With thoughtful design, great performance, and plenty of OSD features, the Dell UltraSharp U2412 fills its value quotient to the brim.
Samsung's attractive "cream" monitor has a lot of upside, once you get the annoying base unit snapped on.
Big, bright and reasonably accurate, the 34-inch curved Samsung CF791 is a bit expensive for a FreeSync monitor but offers a generous feature set and solid performance for the money if you're a Radeon gamer.
As a desktop display and USB extender, the 27-inch Apple LED Cinema Display works wonderfully; however, for $1,000, there are better monitors that offer more options, including PC and Mac compatibility.
If you meet the relatively narrow set of requirements to make the most of this monitor, it's probably worth the money.
The Dell UltraSharp U2713HM is an excellent monitor that will satisfy both the performance snob and the features diva alike.
The Acer H233H is a good-performing general-purpose monitor with a welcome number of connections at a low price.
The Asus PA248Q is a low-priced IPS monitor that doesn't skimp on performance or features.
The ViewSonic VSD220 offers tablet-like features with Android software while still working as a regular monitor. Sadly its poor performance, unimpressive display and lack of inputs means it's not great as either a tablet or a monitor.
There's little to find fault in with this monitor. The contrast is truly outstanding for a PC screen, the colour reproduction is excellent and it's very good value for money
The Black Jewel's super-high contrast ratio and fast response time make it one of the best monitors for movies and games. It also looks great, but it's let down by its lack of widescreen and a slight loss of detail in near-white tones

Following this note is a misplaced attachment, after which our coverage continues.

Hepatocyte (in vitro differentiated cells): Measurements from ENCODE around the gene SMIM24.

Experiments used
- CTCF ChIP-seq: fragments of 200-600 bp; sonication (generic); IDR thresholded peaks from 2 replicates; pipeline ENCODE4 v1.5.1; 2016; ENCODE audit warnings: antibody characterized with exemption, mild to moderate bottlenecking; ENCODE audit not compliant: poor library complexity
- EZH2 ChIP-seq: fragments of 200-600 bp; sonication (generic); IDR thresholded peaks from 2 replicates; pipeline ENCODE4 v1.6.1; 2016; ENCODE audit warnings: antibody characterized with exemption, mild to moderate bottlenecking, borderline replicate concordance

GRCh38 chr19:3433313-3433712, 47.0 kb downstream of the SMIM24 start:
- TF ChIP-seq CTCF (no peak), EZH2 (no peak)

Dell's UltraSharp U2713HM does come in cheaper than Samsung's S27A850T, and offers USB 3.0 as well. It is quite power hungry, though, and a faint "criss-cross" pattern on light screens may irritate some. Ultimately, its biggest competitor is the monitor that came before it: the U2711.
For AU$599, it's hard to be too unkind to the S273HL. Still, for a little more you could get the far superior U2711 — it all depends on your wallet.
At AU$699, the PA246 offers great value. We're concerned, though, by the colour shift in the inversion pixel walk test under some colour profiles, and proper calibration will take a long time thanks to a lack of hardware automation.
The G225HQ is nothing special, but it'll likely appeal to twitch gamers with next to zero input lag, its aggressive styling and affordable price. It's just a shame it's a gloss screen.
Despite the extra frills, the XL2420T isn't a massive jump, performance wise, above the XL2410T. Still, if seriously smooth gaming performance is your only concern, take a look.
Samsung's 30-inch Syncmaster LCD is still overkill for most users, but if you must have this much screen real estate it’s a very solid contender.
The VS239H is a standard monitor that "does the job", albeit with a cheaper IPS screen rather than the inferior TN. If you have basic needs, this may see you through — just be aware of the limited defective pixel policy.